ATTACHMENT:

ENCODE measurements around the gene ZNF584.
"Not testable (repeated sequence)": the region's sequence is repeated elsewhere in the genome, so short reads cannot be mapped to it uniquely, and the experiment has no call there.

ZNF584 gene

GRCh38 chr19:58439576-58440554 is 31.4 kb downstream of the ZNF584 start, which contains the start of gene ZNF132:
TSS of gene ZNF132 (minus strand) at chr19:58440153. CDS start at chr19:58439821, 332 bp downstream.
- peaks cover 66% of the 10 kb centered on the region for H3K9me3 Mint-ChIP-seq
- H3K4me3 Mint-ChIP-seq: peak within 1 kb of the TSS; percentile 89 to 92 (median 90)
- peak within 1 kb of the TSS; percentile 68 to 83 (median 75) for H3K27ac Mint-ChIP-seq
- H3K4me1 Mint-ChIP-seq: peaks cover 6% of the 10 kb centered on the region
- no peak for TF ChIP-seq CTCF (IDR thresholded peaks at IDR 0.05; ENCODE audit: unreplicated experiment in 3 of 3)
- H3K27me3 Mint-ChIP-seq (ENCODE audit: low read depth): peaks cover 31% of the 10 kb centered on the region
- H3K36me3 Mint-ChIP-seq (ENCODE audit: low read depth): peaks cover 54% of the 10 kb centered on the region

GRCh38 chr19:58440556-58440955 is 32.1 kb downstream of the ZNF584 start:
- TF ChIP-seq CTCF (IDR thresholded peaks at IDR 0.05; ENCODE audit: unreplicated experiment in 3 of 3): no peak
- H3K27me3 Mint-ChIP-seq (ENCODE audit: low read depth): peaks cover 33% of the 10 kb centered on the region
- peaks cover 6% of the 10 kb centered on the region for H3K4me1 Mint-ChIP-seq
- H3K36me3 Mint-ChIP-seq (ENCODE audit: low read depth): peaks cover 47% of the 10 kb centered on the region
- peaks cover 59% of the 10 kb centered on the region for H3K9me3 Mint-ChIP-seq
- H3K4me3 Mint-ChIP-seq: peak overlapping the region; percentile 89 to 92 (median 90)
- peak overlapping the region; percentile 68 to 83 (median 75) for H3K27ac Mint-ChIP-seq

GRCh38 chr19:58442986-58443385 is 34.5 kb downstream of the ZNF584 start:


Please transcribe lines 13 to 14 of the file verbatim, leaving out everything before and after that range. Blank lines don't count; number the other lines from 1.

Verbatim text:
GRCh38 chr19:58440556-58440955 is 32.1 kb downstream of the ZNF584 start:
- TF ChIP-seq CTCF (IDR thresholded peaks at IDR 0.05; ENCODE audit: unreplicated experiment in 3 of 3): no peak